I get a lot of mail from people who want to make a difference in the world, but — overwhelmed by the sheer volume of good causes and desperate cases — just don't know where to start. When I feel this way, I recall Gandhi's advice: "Whenever you are in doubt, or when the self becomes too much with you, apply the following test: Recall the face of the poorest and the weakest man whom you may have seen, and ask yourself if the step you contemplate is going to be of any use to him." His words came to mind again when Sue Warring of South Africa sent me this story. She asked that I share it with you.
Starting Small by Sue Warring
We all know there are millions of people out there who are desperately poor, starving, and in need of help. But all that knowledge does is paralyze us. We can't help millions of people.
So try this instead: Think of a number you could help. Like one. Two. Maybe five or ten. Or how about 13?
That's the number of babies cared for by Botshabelo Babies Home in Midrand, outside Johannesburg. Botshabelo means "a place to run to." It started when the Covenant Life Church moved into an old farmhouse, took a look at the outbuildings, and said: "What can we do with these? How about renovating them and starting a home for babies?" That's what they did.
There are going to be millions of AIDS orphans in South Africa soon, and the church knew there would be babies needing help. But they didn't say, "We can't care for millions." They said, "We can care for ten babies. Maybe more." And the babies began to arrive. Some from hospitals where their mothers had gone to die. Some found abandoned as newborns in the veld. One discovered in a rubbish bag under a bridge.
They weren't hordes, threatening to overwhelm anyone. They weren't out to break the hearts of their caregivers. They didn't suck you in, drain your emotions, and leave you shattered. And they weren't numbers or statistics.
They were Thumelo and Siphiwe, Senzi and Nonki, Thuli and Cecilia, Christopher and David.
Because they were Thuli and Cecilia and not Baby X and Baby Y, their caregivers, Winnie, Ellen, and Priscilla — with the help of volunteers — grew to know and love them. And they did well — better than anyone could ever have imagined. Babies sick with AIDS got better, grew up, started walking, talking, playing. Babies who would never remember their own mothers learned to love and cuddle and respond. Babies found in the veld who'd sucked their little hands raw in their search for milk learned to smile and laugh. After their first hard lesson, they learned a second: that there were people who cared and could help, and who would always take care of them.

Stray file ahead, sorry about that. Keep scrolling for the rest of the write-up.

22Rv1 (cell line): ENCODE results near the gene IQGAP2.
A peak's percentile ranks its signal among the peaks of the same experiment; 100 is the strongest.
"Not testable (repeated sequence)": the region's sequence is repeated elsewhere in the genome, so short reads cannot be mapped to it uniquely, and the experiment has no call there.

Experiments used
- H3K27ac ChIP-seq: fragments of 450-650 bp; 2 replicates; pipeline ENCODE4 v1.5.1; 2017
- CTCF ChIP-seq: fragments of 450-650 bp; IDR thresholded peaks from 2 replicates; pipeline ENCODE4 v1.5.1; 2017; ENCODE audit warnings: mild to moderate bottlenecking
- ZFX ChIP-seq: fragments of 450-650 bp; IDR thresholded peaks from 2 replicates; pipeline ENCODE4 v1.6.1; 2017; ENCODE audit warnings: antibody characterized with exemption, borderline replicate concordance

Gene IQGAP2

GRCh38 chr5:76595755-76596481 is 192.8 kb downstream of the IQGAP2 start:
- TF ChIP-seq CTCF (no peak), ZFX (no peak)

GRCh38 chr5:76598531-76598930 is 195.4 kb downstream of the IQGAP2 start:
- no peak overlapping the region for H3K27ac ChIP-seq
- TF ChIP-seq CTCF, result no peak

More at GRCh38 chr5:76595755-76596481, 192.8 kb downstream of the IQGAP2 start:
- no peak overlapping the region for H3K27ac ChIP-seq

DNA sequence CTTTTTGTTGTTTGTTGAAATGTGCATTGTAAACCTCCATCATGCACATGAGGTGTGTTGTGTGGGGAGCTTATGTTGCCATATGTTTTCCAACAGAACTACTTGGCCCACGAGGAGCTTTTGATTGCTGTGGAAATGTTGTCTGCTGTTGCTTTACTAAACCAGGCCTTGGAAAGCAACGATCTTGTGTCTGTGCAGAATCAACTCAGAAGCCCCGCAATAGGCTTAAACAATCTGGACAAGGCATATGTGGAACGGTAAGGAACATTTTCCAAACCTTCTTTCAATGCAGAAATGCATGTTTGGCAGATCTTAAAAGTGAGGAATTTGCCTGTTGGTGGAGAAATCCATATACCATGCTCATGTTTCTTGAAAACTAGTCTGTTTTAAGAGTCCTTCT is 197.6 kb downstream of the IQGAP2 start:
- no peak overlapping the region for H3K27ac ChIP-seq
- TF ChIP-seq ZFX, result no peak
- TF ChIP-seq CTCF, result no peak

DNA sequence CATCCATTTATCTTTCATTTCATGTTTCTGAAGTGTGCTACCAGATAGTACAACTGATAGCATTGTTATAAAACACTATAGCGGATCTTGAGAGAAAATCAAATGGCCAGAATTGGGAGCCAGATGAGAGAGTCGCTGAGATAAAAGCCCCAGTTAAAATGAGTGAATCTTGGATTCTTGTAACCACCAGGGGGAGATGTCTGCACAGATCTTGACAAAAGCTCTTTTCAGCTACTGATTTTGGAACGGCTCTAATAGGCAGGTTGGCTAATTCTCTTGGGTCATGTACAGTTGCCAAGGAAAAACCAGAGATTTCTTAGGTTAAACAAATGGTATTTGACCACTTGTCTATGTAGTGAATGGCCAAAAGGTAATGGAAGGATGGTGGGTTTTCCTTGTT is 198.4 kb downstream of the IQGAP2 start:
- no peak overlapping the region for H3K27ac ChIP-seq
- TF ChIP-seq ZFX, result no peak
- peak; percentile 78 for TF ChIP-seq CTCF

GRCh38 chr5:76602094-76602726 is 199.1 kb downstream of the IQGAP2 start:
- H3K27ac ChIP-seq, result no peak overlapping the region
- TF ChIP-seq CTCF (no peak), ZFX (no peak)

One or two, too ill to survive, were prayed and loved on their way, slipping away in the arms of the people who loved them, listening to the prayers said for them.
Others were adopted, some in Europe. There are babies there now, their ears tuned to the sounds and rhythms of African languages in the womb, who will grow up speaking Swedish. One day, perhaps, they will visit South Africa. Will the sounds of Zulu and Xhosa and Tswana touch faint memories? We don't know. We do know that a loving home is the most important thing, even if it takes you far from the land of your birth.
There's so much the church is doing. Reaching out to children, some very young, who have to be parents to their own younger brothers and sisters because their parents have died of AIDS — children who get evicted because they can't pay their rent. Reaching out to grannies who are mourning the loss of their children even as they struggle to bring up their orphaned grandchildren on a meager government pension. Yet it doesn't take much to help. You can feed a family of five on a basic diet for just 150 South African Rands a month. An English pound is worth around R14. So a little more than 10 pounds (or US$15) a month could really make a difference in these people's lives.
Helping is as easy as emailing Brian or Elke Day from Botshabelo Babies Home at email@example.com or visiting www.botshabelo.co.za.
Botshabelo also runs a battered women's shelter and an organic gardening project designed to help underprivileged people learn skills for self-sufficiency. A little help for such a big-hearted organization can go a long way.